BOSTON (AP) — A woman convicted of manslaughter for urging her suicidal boyfriend to kill himself in text messages that included, “Just do it, babe,” was released from jail Thursday.
Michelle Carter was released more than three months early from a county jail in Massachusetts, where she had been serving a 15-month sentence. The 23-year-old Plainville native accrued enough credits for good behavior and attending jail programs, according to officials. She now has to serve five years of probation.
Carter, wearing a white blazer and dark slacks, was spotted being driven out of the facility by her parents Thursday morning.
Her release comes after the U.S. Supreme Court declined last week to hear her lawyers’ appeal of her involuntary manslaughter conviction in the 2014 death of her boyfriend, Conrad Roy III.
Carter’s case garnered national attention as it raised thorny legal questions about free speech and provided a disturbing look at teenage relationships and depression. It also sparked legislative proposals in Massachusetts to criminalize suicide coercion.
A Massachusetts judge determined Carter, who was 17 at the time, caused the death of the 18-year-old Roy when she ordered him in a phone call to get back into his parked truck, which he’d rigged to fill up with deadly carbon monoxide.
The phone call wasn’t recorded, but the judge relied on a text Carter sent her friend in which she said she told Roy to get back in. In text messages sent in the days leading up to Roy’s death, Carter also encouraged him to follow through with his suicide plan and chastised him when he didn’t.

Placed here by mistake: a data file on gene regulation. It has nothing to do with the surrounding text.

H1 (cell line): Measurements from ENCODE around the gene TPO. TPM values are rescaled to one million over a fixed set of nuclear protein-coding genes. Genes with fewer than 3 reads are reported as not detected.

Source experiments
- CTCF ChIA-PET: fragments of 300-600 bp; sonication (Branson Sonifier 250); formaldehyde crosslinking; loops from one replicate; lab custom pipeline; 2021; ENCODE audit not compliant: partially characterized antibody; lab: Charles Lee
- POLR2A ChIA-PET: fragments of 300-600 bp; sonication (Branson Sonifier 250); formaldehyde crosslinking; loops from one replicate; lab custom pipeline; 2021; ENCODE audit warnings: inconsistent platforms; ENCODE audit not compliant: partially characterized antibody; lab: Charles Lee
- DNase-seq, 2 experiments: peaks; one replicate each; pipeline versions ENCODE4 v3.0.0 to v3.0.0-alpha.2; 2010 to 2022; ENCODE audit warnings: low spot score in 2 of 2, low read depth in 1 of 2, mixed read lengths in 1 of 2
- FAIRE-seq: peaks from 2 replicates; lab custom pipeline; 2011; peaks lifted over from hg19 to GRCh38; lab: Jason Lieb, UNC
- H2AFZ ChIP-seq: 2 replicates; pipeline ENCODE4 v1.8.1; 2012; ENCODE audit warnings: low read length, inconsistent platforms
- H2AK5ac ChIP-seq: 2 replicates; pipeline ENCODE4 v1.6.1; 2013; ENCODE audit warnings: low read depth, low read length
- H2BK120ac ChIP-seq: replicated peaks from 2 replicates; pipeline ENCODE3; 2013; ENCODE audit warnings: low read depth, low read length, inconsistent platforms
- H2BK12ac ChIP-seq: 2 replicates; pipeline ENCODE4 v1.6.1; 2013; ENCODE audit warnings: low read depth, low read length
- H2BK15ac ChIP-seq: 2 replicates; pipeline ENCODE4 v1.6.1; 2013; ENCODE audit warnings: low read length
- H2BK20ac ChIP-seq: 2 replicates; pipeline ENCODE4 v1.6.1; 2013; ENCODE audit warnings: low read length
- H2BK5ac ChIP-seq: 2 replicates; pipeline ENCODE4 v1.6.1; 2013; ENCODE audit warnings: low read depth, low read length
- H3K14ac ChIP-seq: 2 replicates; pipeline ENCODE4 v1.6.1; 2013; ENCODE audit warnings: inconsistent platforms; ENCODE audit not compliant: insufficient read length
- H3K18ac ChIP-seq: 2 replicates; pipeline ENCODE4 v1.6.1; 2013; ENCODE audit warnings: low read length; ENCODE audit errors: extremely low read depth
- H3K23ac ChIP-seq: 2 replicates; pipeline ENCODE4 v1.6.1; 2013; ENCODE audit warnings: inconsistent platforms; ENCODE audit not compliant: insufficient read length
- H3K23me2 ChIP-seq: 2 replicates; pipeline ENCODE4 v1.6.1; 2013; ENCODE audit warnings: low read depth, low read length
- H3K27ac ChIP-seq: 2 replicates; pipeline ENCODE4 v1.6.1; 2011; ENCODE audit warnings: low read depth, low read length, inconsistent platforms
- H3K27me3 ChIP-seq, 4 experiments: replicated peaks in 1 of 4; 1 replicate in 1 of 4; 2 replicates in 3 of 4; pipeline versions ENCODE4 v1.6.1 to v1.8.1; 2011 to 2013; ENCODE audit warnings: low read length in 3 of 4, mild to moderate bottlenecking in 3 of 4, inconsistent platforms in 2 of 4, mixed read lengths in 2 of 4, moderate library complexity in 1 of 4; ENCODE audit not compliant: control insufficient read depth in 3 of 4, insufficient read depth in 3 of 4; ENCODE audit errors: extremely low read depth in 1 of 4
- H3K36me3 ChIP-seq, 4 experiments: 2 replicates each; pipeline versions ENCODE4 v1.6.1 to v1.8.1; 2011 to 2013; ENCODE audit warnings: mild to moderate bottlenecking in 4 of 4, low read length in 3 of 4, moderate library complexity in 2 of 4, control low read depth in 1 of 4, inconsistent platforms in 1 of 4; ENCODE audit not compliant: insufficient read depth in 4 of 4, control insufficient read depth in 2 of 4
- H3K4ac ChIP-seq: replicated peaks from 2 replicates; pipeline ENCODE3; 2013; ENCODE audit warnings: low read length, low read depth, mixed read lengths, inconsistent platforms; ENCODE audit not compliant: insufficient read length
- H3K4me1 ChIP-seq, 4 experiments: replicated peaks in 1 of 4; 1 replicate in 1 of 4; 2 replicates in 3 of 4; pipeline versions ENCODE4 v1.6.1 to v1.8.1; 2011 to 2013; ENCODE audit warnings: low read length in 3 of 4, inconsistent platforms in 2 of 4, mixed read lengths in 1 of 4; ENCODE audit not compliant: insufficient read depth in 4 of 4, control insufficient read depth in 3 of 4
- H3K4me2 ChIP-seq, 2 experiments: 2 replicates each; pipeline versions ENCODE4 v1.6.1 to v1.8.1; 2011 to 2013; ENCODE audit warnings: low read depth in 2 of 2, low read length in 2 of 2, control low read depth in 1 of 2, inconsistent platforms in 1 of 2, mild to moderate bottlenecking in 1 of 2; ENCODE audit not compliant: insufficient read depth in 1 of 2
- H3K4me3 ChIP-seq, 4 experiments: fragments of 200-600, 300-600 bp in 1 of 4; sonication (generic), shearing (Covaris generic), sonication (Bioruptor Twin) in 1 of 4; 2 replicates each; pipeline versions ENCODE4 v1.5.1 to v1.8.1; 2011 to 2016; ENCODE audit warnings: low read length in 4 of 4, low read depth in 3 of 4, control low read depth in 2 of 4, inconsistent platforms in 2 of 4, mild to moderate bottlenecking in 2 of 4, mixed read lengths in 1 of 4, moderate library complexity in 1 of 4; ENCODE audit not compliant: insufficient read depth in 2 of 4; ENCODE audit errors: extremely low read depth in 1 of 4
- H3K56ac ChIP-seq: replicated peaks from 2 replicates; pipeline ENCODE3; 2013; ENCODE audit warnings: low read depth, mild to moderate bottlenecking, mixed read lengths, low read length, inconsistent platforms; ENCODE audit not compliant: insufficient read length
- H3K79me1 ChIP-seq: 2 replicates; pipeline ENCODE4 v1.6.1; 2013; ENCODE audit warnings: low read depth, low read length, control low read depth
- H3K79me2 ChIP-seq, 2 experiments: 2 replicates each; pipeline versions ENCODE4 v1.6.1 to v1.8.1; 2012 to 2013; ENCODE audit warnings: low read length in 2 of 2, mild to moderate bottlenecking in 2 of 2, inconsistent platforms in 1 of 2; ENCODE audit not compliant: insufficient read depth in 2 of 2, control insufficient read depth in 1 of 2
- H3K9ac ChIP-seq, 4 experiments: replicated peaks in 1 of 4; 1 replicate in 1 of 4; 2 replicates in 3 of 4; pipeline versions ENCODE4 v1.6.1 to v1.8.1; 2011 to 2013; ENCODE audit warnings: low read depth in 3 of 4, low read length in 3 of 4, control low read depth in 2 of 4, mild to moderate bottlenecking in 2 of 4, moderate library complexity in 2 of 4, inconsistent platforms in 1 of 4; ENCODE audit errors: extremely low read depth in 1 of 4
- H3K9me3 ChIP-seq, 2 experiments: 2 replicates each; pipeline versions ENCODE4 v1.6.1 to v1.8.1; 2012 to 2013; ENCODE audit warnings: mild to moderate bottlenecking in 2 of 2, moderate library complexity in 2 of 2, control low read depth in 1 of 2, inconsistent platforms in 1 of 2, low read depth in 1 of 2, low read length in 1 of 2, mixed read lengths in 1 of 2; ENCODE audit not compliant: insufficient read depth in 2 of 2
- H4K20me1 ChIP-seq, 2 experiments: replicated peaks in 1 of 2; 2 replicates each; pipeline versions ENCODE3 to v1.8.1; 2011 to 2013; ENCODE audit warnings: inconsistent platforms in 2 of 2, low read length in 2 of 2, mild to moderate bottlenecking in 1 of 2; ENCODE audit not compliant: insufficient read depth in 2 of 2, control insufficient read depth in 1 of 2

Carter opted for a bench trial, an unusual legal strategy that meant a judge decided her fate rather than a jury. She also didn’t testify in her defense at the trial.
“After she convinced him to get back into the carbon monoxide filled truck, she did absolutely nothing to help him: she did not call for help or tell him to get out of the truck as she listened to him choke and die,” Justice Scott Kafker wrote in the state Supreme Judicial Court’s decision.
Carter and Roy both lived in Massachusetts but met in Florida in 2012 while both were on vacation with their families. Their relationship consisted mainly of texting and other electronic communications. Both teens struggled with depression, and Roy had made earlier suicide attempts.
Carter’s lawyers argued in their Supreme Court appeal that the conviction should be thrown out because it was an “unprecedented” violation of their client’s First Amendment rights that suggested “words alone” are enough to hold someone responsible for another person’s suicide.
The lawyers also argued there was simply not enough evidence to prove Carter urged Roy to get back in his truck to die, or that he would have lived if she had called for help or taken other actions to try and save his life.
A case strongly echoing Carter’s, meanwhile, is playing out in a Boston court.
Prosecutors say former Boston College student Inyoung You drove her boyfriend Alexander Urtula to kill himself in a toxic relationship that included thousands of abusive text messages.
The 21-year-old has pleaded not guilty to involuntary manslaughter.